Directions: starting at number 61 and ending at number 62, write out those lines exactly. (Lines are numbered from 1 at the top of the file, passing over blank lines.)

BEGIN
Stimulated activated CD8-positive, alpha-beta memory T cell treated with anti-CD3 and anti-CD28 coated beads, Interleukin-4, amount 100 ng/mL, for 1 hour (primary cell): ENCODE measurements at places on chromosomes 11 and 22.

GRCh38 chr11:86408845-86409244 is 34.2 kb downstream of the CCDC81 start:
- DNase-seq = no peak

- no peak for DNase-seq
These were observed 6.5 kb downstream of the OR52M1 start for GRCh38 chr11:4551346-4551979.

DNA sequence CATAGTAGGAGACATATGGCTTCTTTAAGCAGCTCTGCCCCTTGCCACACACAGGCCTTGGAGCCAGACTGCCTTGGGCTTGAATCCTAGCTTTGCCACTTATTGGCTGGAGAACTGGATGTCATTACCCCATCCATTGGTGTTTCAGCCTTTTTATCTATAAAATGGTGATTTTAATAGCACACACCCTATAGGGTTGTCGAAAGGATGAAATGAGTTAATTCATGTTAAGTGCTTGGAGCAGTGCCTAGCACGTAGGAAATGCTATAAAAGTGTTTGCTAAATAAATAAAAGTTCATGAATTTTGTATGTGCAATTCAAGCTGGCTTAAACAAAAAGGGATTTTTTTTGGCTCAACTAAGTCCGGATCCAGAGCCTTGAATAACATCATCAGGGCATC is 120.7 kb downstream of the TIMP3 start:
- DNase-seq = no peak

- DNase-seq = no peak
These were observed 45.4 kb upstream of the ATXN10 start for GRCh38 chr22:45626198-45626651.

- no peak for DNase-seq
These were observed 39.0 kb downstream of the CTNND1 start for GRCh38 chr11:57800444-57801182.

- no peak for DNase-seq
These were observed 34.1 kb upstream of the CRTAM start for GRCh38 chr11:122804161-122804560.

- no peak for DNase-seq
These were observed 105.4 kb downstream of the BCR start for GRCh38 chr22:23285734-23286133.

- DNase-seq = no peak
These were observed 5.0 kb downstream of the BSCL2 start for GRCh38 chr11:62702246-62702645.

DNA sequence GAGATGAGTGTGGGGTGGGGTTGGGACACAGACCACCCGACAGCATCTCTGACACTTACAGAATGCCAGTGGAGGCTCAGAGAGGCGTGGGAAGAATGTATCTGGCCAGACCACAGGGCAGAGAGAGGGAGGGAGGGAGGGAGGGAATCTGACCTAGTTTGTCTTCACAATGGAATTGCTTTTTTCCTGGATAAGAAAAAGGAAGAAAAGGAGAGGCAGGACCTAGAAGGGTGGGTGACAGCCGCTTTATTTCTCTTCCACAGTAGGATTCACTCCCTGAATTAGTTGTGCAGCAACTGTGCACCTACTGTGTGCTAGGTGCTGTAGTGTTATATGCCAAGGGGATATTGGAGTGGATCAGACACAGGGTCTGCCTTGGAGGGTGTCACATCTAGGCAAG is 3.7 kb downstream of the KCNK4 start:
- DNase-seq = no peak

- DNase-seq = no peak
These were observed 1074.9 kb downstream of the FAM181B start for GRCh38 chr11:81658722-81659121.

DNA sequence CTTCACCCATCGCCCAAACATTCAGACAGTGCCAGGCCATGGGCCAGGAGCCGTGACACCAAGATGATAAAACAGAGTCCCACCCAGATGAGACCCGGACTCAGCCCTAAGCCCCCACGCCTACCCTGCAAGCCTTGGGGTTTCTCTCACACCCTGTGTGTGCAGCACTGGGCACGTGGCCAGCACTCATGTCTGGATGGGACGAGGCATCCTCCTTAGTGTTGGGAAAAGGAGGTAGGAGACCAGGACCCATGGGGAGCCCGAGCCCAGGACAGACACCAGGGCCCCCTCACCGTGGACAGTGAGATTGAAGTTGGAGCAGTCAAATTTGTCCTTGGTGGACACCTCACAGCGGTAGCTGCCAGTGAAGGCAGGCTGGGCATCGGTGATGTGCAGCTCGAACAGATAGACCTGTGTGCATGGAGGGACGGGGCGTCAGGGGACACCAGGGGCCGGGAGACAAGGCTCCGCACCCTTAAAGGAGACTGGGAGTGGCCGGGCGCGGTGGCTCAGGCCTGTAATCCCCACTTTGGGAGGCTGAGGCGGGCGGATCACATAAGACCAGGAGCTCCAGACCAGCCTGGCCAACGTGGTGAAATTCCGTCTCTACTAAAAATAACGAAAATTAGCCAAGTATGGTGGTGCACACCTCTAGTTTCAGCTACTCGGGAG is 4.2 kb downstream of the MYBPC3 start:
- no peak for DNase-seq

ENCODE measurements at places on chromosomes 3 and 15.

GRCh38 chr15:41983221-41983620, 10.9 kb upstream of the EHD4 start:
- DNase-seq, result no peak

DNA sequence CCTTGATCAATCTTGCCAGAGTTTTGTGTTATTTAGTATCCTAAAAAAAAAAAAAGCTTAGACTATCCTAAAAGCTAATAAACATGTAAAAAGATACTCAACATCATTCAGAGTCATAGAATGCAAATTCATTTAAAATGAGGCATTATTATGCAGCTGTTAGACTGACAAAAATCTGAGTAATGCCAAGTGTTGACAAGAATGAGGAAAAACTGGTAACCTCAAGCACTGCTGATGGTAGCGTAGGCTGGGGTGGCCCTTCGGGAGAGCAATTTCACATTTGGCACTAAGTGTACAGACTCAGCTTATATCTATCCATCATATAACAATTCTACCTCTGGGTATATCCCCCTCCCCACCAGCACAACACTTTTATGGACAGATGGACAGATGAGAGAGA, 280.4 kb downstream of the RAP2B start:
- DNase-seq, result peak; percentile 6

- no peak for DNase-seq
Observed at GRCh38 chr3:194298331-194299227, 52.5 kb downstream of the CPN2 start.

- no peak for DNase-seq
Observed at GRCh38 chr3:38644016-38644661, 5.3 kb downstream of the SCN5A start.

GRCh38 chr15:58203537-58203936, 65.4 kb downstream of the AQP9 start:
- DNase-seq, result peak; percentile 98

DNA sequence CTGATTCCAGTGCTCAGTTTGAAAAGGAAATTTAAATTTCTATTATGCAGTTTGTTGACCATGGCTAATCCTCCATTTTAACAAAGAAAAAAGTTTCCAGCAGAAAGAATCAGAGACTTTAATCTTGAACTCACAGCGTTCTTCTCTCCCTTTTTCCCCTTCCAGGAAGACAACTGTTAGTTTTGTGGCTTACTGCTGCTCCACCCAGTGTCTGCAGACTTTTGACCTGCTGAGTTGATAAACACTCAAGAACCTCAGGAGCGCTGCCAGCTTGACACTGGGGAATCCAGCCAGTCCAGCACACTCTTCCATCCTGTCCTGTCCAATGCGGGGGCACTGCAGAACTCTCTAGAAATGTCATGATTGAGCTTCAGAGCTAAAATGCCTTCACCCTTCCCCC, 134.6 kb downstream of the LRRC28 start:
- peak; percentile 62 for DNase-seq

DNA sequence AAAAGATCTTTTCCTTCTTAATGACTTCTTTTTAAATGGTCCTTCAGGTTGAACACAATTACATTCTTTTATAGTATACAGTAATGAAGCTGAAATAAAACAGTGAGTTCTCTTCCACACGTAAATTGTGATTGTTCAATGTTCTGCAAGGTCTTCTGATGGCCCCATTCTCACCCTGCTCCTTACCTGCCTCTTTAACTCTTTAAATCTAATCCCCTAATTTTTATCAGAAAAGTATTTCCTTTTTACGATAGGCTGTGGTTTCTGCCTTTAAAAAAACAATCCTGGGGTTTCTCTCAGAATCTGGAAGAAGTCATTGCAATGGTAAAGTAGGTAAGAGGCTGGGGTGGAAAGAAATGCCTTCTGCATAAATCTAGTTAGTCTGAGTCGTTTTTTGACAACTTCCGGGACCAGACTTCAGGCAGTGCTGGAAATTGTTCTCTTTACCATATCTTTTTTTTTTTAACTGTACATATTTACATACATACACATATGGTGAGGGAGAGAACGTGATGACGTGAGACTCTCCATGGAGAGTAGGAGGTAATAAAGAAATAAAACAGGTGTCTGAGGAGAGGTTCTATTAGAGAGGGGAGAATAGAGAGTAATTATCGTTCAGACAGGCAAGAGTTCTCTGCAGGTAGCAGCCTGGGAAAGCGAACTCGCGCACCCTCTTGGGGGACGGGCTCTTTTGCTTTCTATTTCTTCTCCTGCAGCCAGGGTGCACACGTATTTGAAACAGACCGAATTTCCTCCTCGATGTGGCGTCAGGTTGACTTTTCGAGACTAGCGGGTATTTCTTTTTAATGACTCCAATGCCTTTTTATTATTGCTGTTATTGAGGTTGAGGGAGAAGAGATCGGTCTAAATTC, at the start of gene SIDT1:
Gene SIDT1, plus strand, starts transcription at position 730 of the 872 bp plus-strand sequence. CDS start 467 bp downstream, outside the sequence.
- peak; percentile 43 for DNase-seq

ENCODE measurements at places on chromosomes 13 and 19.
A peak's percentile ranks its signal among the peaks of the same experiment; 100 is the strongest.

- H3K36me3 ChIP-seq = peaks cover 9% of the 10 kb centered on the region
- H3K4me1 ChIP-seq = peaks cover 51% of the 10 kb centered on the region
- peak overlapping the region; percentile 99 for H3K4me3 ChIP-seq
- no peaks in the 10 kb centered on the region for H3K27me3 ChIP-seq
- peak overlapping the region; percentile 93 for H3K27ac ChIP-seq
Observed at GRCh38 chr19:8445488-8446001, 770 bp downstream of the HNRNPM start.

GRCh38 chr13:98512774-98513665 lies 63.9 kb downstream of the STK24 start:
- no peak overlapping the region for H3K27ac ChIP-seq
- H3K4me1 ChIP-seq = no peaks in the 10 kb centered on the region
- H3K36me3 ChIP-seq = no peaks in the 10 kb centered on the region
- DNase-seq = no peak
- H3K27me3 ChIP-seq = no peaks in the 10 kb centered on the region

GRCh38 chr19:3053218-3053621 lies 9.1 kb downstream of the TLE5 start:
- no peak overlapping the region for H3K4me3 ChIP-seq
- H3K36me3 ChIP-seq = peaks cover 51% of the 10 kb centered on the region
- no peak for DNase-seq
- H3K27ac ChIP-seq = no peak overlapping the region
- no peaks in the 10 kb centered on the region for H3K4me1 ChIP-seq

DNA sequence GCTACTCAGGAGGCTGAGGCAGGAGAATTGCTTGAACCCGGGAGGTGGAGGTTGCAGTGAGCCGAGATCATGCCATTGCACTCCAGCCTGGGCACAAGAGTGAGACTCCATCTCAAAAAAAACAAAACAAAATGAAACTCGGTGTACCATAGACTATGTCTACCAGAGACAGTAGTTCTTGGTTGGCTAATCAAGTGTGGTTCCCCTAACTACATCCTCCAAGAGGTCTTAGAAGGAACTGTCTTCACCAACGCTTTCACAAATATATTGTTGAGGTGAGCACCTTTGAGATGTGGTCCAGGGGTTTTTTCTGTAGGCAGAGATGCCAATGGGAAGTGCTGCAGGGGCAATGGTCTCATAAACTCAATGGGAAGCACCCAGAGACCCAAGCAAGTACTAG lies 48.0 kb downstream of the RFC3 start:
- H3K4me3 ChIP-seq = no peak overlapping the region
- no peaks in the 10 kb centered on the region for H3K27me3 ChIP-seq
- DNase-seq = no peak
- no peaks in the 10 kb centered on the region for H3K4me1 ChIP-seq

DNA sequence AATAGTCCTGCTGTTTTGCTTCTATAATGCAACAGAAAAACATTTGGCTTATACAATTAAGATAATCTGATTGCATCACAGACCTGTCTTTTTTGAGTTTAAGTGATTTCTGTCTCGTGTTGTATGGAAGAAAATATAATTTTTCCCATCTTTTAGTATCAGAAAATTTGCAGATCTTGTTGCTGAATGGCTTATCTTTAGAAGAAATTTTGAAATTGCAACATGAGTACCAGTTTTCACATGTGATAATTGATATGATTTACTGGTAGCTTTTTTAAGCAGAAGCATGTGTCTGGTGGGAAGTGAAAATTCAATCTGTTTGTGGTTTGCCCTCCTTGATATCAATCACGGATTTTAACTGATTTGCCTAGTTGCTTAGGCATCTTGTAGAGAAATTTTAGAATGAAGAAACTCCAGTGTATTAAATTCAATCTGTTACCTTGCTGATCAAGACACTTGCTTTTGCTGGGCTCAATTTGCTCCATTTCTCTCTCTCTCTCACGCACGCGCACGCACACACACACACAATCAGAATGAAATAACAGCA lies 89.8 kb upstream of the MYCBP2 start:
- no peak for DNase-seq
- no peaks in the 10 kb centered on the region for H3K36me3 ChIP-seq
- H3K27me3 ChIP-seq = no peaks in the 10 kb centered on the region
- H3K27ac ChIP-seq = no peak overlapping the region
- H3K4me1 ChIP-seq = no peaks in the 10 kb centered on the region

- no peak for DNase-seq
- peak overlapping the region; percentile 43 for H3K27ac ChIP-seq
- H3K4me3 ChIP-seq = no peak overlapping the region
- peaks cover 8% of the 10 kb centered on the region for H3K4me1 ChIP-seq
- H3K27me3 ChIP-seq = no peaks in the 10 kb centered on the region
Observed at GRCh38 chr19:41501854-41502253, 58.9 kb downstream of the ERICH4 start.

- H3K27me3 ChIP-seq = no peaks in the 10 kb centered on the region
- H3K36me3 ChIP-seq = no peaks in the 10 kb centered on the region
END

- H3K4me3 ChIP-seq = no peak overlapping the region
- no peaks in the 10 kb centered on the region for H3K27me3 ChIP-seq